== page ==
In ancient Sumeria, around 4000 years ago, they took their beer very seriously. Severe penalties, up to and including death, awaited anyone who offered up under-strength or over-priced ale.
With wine the only other contender, beer is probably the oldest purposely made intoxicant in history. The Sumerians, who lived around what is modern day southern Iraq regarded it as a medicine as much as an after-work quaff. Indeed, it is prominent in the Epic of Gilgamesh, civilisation's first epic poem, as a transformative and humanising substance.
All of which goes to show that beer has always been as much about the stories that surround it as well as its taste and effects.
Today, in Australia, those stories are almost always negative. Over-consumption and binge drinking are serious issues that produce multiple problems. Attempts to mediate these tragic and expensive outcomes understandably colour the discourse.
This is unfortunate in some ways, because all the bad news and cautionary tales obscure another story that scientists around the world are telling. Within certain parameters, beer can be good for you.
"Moderate beer consumption can be considered as part of a healthy diet since it may protect against heart disease, cancer and osteoporosis," stated a group of scientists from Italy's Institute of Food Sciences, led by Dr Carmela Spagnuolo, last year.
Spagnuolo and her colleagues were investigating whether beer might one day be used to treat leukaemia. Beers contain a rich cargo of a chemicals called polyphenols, thought to have cancer-fighting abilities. In the Italian research, cultured leukaemia cells were exposed to five different Italian brews.
"A significant reduction in cell viability was measured after 48 hours treatment," the team concluded.
With findings such as these – and the study is by no means an isolated example – could the present bad-boy image of beer start to change for the better?
In Australia, a measure of clarity was injected into the debate this week by mega-brewer Lion. The company that makes brands such as James Squire and XXXX, announced additions to its "Beer is Beautiful" marketing push, which involves putting nutritional information on its bottles.
Lion brews now carry data on kilojoule value, protein, fat, sugar, carb and sodium content. (For the record: a stubby of James Squire 150 Lashes contains 527kJ – the same as 17 grams of pork – 0.3g of sugar, 9g of protein and no preservatives.)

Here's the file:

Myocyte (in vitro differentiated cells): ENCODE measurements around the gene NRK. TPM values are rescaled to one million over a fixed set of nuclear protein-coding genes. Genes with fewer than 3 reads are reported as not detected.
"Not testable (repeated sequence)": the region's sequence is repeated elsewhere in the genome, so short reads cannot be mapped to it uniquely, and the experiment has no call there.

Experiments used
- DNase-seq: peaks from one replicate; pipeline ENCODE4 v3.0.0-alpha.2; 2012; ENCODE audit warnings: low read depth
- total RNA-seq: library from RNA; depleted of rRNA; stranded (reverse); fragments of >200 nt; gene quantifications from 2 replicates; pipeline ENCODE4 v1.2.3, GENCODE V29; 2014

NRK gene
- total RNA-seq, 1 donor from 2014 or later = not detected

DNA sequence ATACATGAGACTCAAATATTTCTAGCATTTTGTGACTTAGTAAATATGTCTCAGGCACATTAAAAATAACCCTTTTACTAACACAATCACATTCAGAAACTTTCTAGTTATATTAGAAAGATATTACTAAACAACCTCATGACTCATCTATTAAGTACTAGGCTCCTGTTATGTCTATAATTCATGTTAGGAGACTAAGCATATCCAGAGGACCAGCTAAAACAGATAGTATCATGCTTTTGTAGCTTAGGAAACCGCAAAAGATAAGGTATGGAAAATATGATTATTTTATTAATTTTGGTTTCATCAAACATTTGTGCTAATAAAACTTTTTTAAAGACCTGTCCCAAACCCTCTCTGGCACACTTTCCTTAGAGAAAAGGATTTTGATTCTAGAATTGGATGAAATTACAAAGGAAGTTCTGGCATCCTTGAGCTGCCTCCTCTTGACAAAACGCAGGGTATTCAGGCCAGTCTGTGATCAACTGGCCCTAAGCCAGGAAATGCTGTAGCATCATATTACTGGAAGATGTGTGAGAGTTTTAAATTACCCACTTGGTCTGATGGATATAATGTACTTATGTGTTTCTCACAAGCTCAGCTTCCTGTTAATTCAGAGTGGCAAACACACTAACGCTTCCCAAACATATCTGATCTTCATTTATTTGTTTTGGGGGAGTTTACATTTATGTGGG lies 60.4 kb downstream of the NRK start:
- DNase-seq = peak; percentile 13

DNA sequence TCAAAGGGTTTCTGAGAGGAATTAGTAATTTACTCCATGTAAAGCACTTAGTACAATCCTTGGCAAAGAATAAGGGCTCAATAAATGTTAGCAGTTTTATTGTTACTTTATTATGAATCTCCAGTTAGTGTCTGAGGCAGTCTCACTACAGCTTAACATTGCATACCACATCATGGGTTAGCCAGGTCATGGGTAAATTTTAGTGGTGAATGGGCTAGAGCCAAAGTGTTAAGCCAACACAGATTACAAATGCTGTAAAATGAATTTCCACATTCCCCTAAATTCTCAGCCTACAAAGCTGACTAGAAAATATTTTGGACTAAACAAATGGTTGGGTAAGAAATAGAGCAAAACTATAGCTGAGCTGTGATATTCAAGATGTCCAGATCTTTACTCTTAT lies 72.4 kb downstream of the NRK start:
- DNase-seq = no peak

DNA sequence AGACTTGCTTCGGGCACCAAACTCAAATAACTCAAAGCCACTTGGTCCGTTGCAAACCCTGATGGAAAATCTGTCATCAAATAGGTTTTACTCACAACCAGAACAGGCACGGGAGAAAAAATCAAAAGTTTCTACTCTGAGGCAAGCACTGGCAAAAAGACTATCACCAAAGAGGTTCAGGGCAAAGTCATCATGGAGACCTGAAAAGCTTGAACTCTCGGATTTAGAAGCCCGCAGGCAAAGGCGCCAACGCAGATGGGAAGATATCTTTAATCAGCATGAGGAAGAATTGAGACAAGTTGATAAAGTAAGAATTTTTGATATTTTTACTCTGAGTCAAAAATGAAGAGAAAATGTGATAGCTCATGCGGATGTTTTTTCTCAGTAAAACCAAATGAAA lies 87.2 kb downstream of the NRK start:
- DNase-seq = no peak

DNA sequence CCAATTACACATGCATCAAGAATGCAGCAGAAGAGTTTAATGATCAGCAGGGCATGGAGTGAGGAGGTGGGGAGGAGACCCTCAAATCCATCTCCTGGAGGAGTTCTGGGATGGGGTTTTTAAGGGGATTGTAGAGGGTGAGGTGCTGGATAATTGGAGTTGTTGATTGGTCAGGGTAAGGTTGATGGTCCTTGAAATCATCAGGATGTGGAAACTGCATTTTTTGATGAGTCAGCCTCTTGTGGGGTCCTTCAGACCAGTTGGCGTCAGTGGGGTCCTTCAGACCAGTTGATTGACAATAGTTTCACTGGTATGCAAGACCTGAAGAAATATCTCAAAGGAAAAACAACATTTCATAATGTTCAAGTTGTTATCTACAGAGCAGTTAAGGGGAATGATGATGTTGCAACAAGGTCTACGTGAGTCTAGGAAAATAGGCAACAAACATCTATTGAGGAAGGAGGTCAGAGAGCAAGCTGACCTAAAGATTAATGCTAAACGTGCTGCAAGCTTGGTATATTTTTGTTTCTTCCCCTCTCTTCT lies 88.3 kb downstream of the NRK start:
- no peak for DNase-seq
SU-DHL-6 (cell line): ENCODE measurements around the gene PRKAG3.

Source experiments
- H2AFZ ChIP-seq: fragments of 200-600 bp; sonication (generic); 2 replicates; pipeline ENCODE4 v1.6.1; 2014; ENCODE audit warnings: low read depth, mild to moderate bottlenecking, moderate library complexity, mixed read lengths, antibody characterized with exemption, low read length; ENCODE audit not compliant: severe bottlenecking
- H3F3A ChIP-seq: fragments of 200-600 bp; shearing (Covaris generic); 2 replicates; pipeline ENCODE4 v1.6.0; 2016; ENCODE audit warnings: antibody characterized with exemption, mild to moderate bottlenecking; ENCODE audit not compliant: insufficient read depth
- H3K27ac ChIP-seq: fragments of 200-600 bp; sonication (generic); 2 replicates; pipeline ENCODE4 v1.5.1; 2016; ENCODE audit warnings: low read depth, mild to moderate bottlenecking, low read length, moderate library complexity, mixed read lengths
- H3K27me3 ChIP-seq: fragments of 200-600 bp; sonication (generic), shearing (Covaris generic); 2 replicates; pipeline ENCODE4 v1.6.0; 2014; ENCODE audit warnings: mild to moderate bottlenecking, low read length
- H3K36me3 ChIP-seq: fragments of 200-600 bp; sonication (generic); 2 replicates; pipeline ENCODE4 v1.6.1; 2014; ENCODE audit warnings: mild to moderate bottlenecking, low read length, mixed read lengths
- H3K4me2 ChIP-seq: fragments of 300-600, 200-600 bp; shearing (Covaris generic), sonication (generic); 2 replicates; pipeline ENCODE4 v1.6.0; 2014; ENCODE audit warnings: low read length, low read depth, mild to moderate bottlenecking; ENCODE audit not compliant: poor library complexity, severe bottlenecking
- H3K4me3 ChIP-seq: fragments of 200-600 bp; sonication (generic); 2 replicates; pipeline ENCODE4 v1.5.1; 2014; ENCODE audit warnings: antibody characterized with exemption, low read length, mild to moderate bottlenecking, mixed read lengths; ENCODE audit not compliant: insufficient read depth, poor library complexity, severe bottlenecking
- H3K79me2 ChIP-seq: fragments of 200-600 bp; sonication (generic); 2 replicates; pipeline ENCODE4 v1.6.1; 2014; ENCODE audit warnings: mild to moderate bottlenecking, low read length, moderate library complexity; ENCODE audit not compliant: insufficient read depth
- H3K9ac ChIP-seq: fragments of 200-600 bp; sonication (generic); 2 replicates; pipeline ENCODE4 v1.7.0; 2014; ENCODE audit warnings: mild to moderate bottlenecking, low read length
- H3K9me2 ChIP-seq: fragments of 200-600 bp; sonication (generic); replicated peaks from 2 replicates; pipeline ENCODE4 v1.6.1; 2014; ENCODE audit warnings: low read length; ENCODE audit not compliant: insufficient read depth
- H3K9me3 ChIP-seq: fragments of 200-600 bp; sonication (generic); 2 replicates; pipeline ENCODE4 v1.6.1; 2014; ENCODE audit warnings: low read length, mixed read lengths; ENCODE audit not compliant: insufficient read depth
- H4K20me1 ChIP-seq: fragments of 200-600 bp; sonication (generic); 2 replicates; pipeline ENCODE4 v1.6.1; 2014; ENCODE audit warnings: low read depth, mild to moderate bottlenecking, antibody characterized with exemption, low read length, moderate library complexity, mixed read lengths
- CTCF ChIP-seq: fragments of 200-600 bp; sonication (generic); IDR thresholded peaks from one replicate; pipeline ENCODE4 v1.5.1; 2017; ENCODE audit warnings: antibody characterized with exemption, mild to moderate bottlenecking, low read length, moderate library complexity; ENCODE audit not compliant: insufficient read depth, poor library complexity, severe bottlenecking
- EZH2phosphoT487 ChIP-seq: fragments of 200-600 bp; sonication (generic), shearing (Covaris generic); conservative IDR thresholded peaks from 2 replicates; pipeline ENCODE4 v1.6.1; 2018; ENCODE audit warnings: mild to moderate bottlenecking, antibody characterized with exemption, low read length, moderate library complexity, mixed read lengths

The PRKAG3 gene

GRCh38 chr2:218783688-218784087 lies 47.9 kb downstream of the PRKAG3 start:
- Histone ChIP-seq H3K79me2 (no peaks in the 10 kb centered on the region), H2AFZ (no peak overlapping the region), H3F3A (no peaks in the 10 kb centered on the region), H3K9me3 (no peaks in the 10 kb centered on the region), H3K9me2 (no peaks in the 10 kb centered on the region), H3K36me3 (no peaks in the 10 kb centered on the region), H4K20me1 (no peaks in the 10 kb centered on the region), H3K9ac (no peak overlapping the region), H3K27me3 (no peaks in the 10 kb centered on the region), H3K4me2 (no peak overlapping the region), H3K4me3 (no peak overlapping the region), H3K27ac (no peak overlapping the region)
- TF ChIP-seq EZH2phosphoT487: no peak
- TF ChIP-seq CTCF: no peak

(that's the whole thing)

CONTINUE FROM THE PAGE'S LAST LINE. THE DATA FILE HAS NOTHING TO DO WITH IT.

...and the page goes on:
Making a virtue of being sugar- and preservative-free may be interpreted as a move to reposition beer as a health drink, but Lion's marketing director Ben Slocombe said this was definitely not the case. s.
"No, not at all," he said. "The Beer is Beautiful campaign is about giving people facts about beer, so they can make informed choices."
He added that the company's aim is to counter myths that beer contains additives. Positioning it as a health drink is not on the agenda, although he conceded that it was definitely more appealing than some of the alternatives.
"Given the choice, I would certainly be choosing beer over Coca-Cola," he said.
In the current zeitgeist, portraying a pint of lager as something remotely good for you would be greeted with sharp criticism.
It's a pity, though, because in labs around the world – where by definition beer is divorced from the stories that shape its social standing – potentially beneficial properties continue to be identified.
In 2014 for example,, a team led by Dr Carlos Lutterbeck from LeuphanaUniversity in Luneburg, Germany, found that moderate beer consumption "appears to partially block the negative neurotoxic effects of aluminium ingestion". The research, using mice, involved a human-equivalent beer consumption of a litre a day.
A paper published this year in Nature Reviews Cardiology, written by Dr Joaquim Fernandez-Sola, of the Department of Internal Medicine at the University of Barcelona, reiterated the dangers to health associated with excessive drinking. It then reported that "low-to-moderate alcohol consumption (particularly of wine or beer) is associated with a decrease in cardiovascular events and mortality, compared with abstention."
Not all clinical benefits arising from beer research requiredrinking f the stuff, however.
Earlier this year a group of scientists from Lanzhou University in China published a paper on a chemical called xanthohumol, which is found in hops. The chemical, they concluded, could yield "novel potent molecules for future development" in anti-cancer treatments.
In 2013, prompted perhaps by the range of beer-branded soaps and grooming products available in airport gift shops, a team led by Dr WenChieh Chen from the Technische Universitat in Munich, Germany, decided to investigate the linkbetween lager and skincare.
The team concluded that "potential uses of these substances in dermatology may include treatment of atopic eczema, contact dermatitis, pigmentary disorders, skin infections, skin ageing, [and] skin cancers."
Beer might be useful for treating cancer, but research published this year indicates that it might also be perfect for spotting it in the first place, too.
A team at Dalian Medical University in China, led by Dr Ziyi Wang, identified "the presence of fluorescent carbon dots in commercial beer". The tiny dots, it turned out, flare beautifully under ultra-violet light, and so "may be considered as a safe material for bio-imaging and image-guided drug delivery in cancer therapy."
Away from the very real issues arising from some cultural attitudes to alcohol, beer medical research is producing some exciting results. Next time you raise a frothy one and drink to someone's health, you may just be drinking to your own as well.